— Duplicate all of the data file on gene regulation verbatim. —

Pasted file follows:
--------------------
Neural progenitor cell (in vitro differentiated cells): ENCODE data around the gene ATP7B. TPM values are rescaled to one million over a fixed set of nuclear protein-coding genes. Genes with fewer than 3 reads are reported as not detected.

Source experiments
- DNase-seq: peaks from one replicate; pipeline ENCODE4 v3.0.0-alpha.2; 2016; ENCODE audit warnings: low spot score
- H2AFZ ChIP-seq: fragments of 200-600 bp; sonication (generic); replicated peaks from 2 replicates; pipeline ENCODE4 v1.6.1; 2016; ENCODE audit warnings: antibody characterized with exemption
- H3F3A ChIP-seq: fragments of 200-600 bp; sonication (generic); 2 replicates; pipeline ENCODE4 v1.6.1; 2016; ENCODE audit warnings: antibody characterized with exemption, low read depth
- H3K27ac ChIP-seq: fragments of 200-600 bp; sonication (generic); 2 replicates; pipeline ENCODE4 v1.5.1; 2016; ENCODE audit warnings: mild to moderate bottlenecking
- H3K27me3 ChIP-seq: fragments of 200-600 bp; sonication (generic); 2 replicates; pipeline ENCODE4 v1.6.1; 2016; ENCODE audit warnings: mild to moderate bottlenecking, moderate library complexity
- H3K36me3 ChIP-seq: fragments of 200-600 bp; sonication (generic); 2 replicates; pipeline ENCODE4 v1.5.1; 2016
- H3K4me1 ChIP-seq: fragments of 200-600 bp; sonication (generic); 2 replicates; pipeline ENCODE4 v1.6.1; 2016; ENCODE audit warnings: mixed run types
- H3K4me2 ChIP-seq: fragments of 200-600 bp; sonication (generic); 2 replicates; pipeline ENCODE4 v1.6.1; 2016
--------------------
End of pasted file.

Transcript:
Neural progenitor cell (in vitro differentiated cells): ENCODE data around the gene ATP7B. TPM values are rescaled to one million over a fixed set of nuclear protein-coding genes. Genes with fewer than 3 reads are reported as not detected.

Source experiments
- DNase-seq: peaks from one replicate; pipeline ENCODE4 v3.0.0-alpha.2; 2016; ENCODE audit warnings: low spot score
- H2AFZ ChIP-seq: fragments of 200-600 bp; sonication (generic); replicated peaks from 2 replicates; pipeline ENCODE4 v1.6.1; 2016; ENCODE audit warnings: antibody characterized with exemption
- H3F3A ChIP-seq: fragments of 200-600 bp; sonication (generic); 2 replicates; pipeline ENCODE4 v1.6.1; 2016; ENCODE audit warnings: antibody characterized with exemption, low read depth
- H3K27ac ChIP-seq: fragments of 200-600 bp; sonication (generic); 2 replicates; pipeline ENCODE4 v1.5.1; 2016; ENCODE audit warnings: mild to moderate bottlenecking
- H3K27me3 ChIP-seq: fragments of 200-600 bp; sonication (generic); 2 replicates; pipeline ENCODE4 v1.6.1; 2016; ENCODE audit warnings: mild to moderate bottlenecking, moderate library complexity
- H3K36me3 ChIP-seq: fragments of 200-600 bp; sonication (generic); 2 replicates; pipeline ENCODE4 v1.5.1; 2016
- H3K4me1 ChIP-seq: fragments of 200-600 bp; sonication (generic); 2 replicates; pipeline ENCODE4 v1.6.1; 2016; ENCODE audit warnings: mixed run types
- H3K4me2 ChIP-seq: fragments of 200-600 bp; sonication (generic); 2 replicates; pipeline ENCODE4 v1.6.1; 2016